They take place at roughly the same time, which means they can be read in any order. All were released on the same day earlier this month – it’s never been done before in the Canadian publishing world.

The series and the authors will be at the International Festival of Authors Friday, Oct. 26 at Harbourfront Centre. There will also be a public book launch at Ben McNally Bookstore (366 Bay St., 12th floor) Oct. 26 from 6 to 8 p.m.

GL: Can you share how you came to be a part of Seven (the series)? Why should people read the series?

RS: Last year, Eric Walters called me up in the lull between finishing a book, performing CPR on twins and swimming Lake Superior (that Eric – a busy guy). “I want seven great Canadian writers.” he said. “We’re going to write linked novels – a grandfather with seven grandsons sends them on seven adventures. All the books will be launched on the same day – a first in Canadian publishing!”

He was excited even for Eric, which is like Eeyore being extra doleful. I let him persuade me to join the team. The series sounded genuinely interesting. “There are no rules,” he said. “You write your kind of book. I want different voices. Are you with me, Richard? All for one, and all for fun!” (He didn’t really say that last part – I made it up).

So now the series is ready to go and it really is an amazing collection. There’s adventure, humour, tragedy, mystery, history – even a little weirdness. We want to encourage boys to read, but girls will like the books, too. Each is a stand-alone, but it’s fascinating the way they interconnect.

GL: Your character, Bunny’s, mission from his grandfather is to get a tattoo. What made you land on this storyline?

RS: Well, on my chest I have this amazing tattoo of a galleon in full sail. There’s a crocodile swimming underneath with a bleeding heart in its jaws, and a mermaid, and then sun is going down in the distance. The whole thing took days to do. Four colour. Kind of epic…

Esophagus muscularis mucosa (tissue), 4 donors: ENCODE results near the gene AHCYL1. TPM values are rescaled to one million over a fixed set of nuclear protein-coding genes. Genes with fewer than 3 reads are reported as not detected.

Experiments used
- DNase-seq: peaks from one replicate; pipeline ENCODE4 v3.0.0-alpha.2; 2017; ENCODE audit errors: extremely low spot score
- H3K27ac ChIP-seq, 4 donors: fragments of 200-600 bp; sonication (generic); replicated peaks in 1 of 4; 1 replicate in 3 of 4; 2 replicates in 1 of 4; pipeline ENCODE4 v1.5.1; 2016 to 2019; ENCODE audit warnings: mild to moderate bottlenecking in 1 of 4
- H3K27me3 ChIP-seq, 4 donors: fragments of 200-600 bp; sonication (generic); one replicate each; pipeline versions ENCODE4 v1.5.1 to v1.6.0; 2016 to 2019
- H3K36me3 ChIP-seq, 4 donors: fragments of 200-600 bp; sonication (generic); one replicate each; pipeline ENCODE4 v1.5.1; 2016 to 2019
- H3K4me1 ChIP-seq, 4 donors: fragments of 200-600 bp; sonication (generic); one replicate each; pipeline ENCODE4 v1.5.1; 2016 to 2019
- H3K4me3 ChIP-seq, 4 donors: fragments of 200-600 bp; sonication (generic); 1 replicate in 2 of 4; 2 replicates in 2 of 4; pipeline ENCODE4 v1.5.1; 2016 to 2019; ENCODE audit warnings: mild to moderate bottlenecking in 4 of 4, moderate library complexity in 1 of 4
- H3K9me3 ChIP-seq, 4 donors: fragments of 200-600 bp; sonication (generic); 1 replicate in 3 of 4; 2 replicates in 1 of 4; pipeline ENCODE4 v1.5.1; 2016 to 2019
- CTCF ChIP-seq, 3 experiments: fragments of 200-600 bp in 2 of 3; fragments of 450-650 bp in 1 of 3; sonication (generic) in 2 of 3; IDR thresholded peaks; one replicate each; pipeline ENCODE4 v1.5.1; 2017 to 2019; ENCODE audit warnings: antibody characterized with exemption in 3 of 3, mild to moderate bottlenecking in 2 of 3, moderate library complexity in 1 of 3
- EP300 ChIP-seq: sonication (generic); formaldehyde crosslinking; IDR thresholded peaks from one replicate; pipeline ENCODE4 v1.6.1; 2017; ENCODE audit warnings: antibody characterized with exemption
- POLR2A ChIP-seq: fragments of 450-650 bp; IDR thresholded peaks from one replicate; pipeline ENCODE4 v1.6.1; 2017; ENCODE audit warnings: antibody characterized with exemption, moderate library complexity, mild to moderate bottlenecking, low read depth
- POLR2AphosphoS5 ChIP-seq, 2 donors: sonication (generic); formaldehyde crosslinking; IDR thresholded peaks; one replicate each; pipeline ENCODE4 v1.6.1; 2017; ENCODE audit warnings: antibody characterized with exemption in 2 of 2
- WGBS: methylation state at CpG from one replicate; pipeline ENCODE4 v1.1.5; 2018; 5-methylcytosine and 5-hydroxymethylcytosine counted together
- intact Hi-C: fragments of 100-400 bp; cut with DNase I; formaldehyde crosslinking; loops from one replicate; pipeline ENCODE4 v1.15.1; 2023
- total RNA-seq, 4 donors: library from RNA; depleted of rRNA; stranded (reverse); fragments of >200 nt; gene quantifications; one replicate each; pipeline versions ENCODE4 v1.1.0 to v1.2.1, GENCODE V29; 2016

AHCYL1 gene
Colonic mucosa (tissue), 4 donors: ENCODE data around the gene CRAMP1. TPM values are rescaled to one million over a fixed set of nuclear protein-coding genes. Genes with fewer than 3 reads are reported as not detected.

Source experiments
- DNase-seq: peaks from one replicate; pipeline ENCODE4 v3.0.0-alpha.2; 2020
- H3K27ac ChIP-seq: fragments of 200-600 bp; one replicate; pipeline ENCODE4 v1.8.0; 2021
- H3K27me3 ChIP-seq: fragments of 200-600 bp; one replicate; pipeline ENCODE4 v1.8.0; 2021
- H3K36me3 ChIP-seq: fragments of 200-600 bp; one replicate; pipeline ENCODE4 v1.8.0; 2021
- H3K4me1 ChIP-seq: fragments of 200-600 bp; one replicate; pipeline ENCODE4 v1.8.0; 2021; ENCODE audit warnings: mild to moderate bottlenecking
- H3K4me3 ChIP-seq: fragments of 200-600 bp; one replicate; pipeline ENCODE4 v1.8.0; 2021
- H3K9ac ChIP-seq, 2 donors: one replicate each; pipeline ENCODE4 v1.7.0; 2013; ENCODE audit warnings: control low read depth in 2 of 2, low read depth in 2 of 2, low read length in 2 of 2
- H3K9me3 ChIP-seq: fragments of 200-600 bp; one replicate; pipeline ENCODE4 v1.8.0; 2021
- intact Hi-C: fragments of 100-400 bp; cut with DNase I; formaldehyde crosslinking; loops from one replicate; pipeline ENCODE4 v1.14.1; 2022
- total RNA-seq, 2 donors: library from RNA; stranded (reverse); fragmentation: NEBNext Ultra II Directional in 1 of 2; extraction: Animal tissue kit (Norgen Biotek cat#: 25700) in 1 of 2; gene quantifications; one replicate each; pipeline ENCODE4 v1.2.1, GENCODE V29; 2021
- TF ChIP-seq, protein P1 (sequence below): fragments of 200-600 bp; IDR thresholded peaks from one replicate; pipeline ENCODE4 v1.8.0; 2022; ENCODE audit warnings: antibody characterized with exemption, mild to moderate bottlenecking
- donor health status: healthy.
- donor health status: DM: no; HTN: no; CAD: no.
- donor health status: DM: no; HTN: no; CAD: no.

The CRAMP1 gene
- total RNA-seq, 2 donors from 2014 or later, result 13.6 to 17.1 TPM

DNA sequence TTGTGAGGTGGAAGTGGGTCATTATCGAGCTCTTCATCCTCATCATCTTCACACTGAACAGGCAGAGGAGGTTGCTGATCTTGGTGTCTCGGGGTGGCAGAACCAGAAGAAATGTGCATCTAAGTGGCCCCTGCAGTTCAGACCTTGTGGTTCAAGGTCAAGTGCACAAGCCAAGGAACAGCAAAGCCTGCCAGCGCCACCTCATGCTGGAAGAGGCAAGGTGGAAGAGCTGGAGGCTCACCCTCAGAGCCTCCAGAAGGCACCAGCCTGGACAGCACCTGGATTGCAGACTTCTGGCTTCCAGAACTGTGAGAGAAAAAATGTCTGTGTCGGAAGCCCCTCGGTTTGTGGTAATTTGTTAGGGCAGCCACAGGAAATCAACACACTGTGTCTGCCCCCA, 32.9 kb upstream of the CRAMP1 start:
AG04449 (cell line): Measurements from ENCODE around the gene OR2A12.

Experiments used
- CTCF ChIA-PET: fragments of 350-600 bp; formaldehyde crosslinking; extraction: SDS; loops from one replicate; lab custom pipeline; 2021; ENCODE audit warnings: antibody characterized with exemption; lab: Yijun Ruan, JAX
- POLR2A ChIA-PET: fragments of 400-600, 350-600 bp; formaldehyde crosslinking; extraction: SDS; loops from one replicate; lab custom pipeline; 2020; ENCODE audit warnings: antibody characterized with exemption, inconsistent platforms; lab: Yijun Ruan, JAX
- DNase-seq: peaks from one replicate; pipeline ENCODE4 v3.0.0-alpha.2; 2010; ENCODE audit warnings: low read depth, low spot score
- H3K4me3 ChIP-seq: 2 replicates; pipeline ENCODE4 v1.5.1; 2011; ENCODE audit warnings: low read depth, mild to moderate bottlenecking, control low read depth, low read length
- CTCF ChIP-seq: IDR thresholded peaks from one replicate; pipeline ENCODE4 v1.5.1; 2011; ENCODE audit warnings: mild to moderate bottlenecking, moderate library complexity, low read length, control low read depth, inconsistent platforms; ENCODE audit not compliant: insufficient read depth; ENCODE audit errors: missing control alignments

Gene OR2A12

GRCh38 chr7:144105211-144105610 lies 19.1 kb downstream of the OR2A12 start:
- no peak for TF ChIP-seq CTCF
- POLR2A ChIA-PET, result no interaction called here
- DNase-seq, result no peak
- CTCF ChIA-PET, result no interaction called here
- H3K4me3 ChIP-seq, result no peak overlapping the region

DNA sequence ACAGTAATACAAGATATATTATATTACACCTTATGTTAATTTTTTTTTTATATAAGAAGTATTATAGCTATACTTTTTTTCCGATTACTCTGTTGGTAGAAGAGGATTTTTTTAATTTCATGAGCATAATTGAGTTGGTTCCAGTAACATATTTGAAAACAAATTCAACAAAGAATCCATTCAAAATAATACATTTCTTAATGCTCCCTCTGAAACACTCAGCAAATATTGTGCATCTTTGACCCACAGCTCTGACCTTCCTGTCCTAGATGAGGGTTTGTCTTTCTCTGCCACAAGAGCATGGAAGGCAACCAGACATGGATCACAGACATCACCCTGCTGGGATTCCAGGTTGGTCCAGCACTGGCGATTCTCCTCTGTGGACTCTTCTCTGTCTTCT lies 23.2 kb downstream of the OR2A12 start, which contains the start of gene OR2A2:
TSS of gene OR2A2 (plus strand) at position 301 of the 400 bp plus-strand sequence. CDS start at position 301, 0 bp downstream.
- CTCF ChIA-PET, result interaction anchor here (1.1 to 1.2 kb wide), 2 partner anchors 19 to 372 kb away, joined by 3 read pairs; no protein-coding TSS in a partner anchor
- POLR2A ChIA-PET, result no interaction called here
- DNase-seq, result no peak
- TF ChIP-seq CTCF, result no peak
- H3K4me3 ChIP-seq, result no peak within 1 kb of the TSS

OK, fine. So actually my son has that tattoo – not quite so elaborate but pretty impressive nonetheless. I got a text from him while he was getting it done. I was in front of a school at the time. The text said: Pain. So much pain.

I am intrigued at the way tattoos have gone from counterculture to mainstream – like long hair in the 1960s and ’70s – and yet the tattoo is so much more individual than a hairstyle, and more of a commitment. I wanted my hero to deal with the idea of commitment, and to find a way to belong to a group that was not his family.

GL: Bunny is the younger brother of Spencer, the lead character in Ted Staunton’s Jump Cut. How challenging was it to ensure these stories complemented each other and were consistent in detail? Would you take part in a multi-author series again?

RS: Ted’s a good friend and we spent a long, loud evening working out our family dynamics (Scotch may have been involved). When we wrote our stories, we ended up borrowing plotlines from each other, and the books dovetail even though they tell individual stories (Ted’s is hilarious).

There were some tricky moments, because the two brothers actually speak on the phone and text each other and we had to get the dialogue right. I recall the series editor, Sarah Harvey, using some pretty tough language and counting her gray hairs.  

And I vividly recall the look of horror on Ted’s face when I told him his finished story ended a day too soon for mine. “What do you mean?” he said. “I’m writing the big scene in my story,” I said, “And it takes place on the Monday. I need you to add a day somewhere.” I won’t write what he said back, but he went to work and found a brilliant solution to the problem (Scotch may have been involved), and he admits now that his story is better for the extra day.

Would I work with another author again? Sure – as long as the editor works as hard as Sarah did, and there’s plenty to drink.

 

GL: You teach at the Humber College School for Writers. What’s the best part about your job, and what do you hope each student walks away with by the end of the semester?